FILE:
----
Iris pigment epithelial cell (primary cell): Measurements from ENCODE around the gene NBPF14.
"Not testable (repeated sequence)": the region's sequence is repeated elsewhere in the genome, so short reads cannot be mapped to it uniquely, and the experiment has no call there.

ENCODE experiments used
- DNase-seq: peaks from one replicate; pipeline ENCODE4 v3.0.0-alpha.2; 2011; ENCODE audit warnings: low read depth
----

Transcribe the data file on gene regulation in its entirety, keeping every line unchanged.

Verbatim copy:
Iris pigment epithelial cell (primary cell): Measurements from ENCODE around the gene NBPF14.
"Not testable (repeated sequence)": the region's sequence is repeated elsewhere in the genome, so short reads cannot be mapped to it uniquely, and the experiment has no call there.

ENCODE experiments used
- DNase-seq: peaks from one replicate; pipeline ENCODE4 v3.0.0-alpha.2; 2011; ENCODE audit warnings: low read depth